The original deadline for India to announce if they intend to keep Virender Sehwag in their squad for the first Test against England in Mohali on Monday has come and gone with the impasse on the issue remaining.
Jagmohan Dalmiya, president of the Board of Control for Cricket in India and the only man able to save England's first Test of the winter, has even yet to say if he will accept the International Cricket Council's offer to meet him in Kuala Lumpur.
Malcolm Gray and Malcolm Speed, president and chief executive of the ICC respectively, are prepared to meet Dalmiya in a bid to end the current stand–off on the issue of Sehwag's one–match suspension.
A desperate last–ditch attempt to save England's tour was launched yesterday when the ICC extended their deadline for a decision to around noon tomorrow, British time, while Gray and Speed offered to fly to Kuala Lumpur for a final summit with Dalmiya.
The ICC have confirmed that, despite their anxiety to rescue the series, the inclusion of Sehwag in the first Test was "not an option".
More likely was that a deal was being hatched to give the Indians a way to climb down gracefully by giving assurances on future regulations over match referees.
"We are making progress but we still have a considerable way to go," said Speed, who has brokered up to 20 three–way telephone calls with Gray in Sydney and Dalmiya in Calcutta over the past 48 hours in search of a solution.
"It's a strange sort of negotiation. It's two steps forward and one step backwards, sometimes it's two steps forward, three steps backwards, Sometimes we end up further backwards than when we started.
"There will be discussions going on into the night in three time zones. Given we're making progress it's worth while extending the time as we move to the deadline."
The controversy surrounds Sehwag's presence in the 14–man squad for the first Test.
Earlier this month Sehwag was given a one–match ban after being disciplined by match referee Mike Denness for excessive appealing in India's second test against South Africa at Port Elizabeth.
The ICC maintain Sehwag has not served his ban as they ruled India's third Test against South Africa – in which the 23–year–old did not play – to be unofficial as both teams refused to accept Denness as referee.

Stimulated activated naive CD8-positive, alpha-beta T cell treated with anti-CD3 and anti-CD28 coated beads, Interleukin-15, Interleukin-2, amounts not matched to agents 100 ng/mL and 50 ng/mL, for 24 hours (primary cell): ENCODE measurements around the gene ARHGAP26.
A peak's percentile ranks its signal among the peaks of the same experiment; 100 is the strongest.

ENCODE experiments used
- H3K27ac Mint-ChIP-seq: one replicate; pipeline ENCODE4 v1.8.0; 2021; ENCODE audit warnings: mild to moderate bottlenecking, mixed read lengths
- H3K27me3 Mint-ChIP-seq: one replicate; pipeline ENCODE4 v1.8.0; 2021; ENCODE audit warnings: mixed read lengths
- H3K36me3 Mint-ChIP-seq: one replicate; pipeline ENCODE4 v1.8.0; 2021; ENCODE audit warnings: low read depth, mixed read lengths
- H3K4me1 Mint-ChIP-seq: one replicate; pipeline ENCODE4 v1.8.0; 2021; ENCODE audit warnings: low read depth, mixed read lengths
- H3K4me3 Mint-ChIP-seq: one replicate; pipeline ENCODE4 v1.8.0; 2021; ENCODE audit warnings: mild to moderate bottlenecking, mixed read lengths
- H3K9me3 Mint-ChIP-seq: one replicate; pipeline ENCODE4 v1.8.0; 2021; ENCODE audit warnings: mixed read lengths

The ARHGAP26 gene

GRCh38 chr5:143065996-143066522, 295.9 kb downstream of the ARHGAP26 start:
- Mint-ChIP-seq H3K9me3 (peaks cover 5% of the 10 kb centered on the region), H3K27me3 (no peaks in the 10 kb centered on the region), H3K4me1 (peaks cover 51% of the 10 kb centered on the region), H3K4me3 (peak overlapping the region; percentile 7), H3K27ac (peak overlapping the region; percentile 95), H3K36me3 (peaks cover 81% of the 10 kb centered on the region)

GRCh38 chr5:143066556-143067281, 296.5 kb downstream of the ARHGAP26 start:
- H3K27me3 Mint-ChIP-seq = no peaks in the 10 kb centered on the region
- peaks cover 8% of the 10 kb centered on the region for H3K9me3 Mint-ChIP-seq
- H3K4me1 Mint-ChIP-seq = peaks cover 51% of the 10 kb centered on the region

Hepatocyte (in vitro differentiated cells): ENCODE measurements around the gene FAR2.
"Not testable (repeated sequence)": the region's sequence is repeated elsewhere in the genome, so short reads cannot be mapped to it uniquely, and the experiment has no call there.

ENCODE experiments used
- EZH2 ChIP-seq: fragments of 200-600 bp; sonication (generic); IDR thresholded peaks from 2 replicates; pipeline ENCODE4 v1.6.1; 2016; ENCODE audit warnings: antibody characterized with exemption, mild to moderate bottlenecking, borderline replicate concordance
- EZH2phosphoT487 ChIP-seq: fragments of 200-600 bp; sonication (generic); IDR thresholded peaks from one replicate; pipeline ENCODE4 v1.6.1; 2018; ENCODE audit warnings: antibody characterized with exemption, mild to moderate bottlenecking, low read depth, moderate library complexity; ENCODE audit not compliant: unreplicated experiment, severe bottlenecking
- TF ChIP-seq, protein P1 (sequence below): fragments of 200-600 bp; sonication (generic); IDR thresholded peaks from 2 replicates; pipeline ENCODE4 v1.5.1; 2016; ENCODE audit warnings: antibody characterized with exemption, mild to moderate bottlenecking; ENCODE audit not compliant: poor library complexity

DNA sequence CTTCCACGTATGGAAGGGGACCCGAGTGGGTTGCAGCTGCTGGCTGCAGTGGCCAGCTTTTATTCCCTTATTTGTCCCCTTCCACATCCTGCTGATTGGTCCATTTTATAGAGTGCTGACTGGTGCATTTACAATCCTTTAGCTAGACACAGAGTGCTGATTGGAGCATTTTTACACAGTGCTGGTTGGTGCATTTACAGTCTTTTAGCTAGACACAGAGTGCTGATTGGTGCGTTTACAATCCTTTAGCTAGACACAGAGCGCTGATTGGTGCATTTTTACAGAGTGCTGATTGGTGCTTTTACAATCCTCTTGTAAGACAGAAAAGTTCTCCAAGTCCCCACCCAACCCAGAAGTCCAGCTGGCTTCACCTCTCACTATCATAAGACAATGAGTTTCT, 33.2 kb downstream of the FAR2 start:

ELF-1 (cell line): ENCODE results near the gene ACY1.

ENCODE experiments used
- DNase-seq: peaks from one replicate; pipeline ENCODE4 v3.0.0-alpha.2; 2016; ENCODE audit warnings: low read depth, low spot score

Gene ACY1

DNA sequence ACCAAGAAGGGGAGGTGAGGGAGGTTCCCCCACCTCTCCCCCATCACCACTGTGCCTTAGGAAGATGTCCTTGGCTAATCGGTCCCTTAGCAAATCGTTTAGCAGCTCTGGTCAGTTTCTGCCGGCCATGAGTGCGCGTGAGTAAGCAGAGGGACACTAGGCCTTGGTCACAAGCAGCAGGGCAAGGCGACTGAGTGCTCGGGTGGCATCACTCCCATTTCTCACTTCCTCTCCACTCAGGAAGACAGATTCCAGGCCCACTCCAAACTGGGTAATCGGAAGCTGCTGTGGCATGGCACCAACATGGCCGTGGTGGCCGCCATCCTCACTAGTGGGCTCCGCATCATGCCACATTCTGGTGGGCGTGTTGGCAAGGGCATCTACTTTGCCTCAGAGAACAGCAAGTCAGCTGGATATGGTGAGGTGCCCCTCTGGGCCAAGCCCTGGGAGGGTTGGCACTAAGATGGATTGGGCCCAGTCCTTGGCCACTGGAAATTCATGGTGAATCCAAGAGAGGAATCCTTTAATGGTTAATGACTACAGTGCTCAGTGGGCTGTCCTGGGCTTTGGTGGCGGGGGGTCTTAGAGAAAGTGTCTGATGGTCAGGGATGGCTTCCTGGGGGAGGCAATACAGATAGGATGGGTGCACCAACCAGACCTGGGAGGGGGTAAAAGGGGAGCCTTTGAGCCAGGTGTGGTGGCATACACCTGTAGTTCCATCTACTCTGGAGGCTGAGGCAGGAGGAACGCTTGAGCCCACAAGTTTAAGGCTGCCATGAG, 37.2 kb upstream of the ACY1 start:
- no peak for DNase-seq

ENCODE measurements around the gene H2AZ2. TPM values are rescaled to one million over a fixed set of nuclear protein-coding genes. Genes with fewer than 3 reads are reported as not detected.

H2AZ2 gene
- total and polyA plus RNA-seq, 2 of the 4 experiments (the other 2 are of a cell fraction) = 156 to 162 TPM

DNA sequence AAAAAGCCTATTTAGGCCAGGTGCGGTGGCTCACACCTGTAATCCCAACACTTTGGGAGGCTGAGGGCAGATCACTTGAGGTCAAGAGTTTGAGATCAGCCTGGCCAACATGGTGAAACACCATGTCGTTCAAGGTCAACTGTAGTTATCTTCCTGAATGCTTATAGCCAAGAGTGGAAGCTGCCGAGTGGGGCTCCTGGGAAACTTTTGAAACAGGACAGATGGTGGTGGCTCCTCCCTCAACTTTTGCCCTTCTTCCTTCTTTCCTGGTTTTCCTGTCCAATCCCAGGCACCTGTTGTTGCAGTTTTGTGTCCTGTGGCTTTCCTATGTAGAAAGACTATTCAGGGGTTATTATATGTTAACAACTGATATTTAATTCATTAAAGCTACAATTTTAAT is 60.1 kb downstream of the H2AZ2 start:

Speed hinted that future legislation of match referees was crucial to their talks.
"It's one of the things we'll be looking at. From April 1, 2002, we have in place a completely new system for referees.
"What we're looking at is some of the regulations whether there should be a right of appeal and if there is how we bring that in without having a system where players or teams might take unfair advantage of the system. That's one of the reasons why the negotiations and discussions have gone on so long.
"We don't want this going down to the last moment with the teams being presented to the opposing captain just before the toss with an excited cricket ground full of fans. With the safety of players, officials and the public we can't afford to let that happen.
"We've put the deadline in place, we are prepared to be flexible, we're making progress but we can't afford to go too far."
When asked if discussions included the inclusion of Sehwag in the Test, Speed said: "That is not something which is acceptable to the ICC. It is not an option we have discussed."
The England and Wales Cricket Board say they will comply with the ICC's ruling and pull out of the Test if Sehwag is named in the starting XI.
"The barometer of my optimism has gone up and down in the last 48 hours," Speed admitted.
"There have been times when I thought there was absolutely no chance of resolving it. There have been times when I thought there was a good chance of resolving it.
"At the moment I think we sit between those two extremes. I'm optimistic but I'm also realistic. If we can resolve it and go on and have a great Test match and a great Test series cricket will bounce back."
Speed added: "I'm not interested in whether the ICC loses face or the BCCI loses face. We're seeking to achieve a result that works for cricket and enables us to go on with a Test match so long as the principles that the ICC has fought to establish over the past week are maintained."Reuse content